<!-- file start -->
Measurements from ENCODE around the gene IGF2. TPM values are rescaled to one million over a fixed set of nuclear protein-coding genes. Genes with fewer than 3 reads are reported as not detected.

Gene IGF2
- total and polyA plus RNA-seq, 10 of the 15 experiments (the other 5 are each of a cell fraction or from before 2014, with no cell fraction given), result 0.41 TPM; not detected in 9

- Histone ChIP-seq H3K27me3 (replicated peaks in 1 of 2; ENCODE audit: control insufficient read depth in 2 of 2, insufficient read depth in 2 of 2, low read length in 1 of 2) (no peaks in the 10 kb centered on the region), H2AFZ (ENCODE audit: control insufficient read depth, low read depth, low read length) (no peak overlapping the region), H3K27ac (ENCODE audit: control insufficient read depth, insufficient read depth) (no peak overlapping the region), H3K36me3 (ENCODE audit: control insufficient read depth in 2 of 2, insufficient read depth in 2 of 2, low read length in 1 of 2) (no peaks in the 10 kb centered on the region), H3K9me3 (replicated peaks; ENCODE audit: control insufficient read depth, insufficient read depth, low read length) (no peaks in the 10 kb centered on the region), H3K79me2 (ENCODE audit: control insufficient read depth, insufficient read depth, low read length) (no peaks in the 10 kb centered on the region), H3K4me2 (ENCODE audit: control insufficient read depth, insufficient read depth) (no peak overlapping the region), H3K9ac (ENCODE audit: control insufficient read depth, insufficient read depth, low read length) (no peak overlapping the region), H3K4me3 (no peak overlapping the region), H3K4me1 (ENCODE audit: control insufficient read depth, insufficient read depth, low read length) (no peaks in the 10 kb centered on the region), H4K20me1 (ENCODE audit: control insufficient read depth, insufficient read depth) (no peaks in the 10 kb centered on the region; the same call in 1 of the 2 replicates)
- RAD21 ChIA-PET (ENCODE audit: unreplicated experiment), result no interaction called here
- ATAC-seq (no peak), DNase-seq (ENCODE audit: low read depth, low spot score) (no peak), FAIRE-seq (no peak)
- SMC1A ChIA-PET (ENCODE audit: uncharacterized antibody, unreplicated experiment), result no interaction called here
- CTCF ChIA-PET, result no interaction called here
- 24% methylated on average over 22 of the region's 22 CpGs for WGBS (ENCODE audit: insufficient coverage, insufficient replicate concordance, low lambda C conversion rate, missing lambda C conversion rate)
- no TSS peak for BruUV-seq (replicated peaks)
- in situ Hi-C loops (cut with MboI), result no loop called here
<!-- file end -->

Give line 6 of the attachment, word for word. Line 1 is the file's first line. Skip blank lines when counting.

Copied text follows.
- ATAC-seq (no peak), DNase-seq (ENCODE audit: low read depth, low spot score) (no peak), FAIRE-seq (no peak)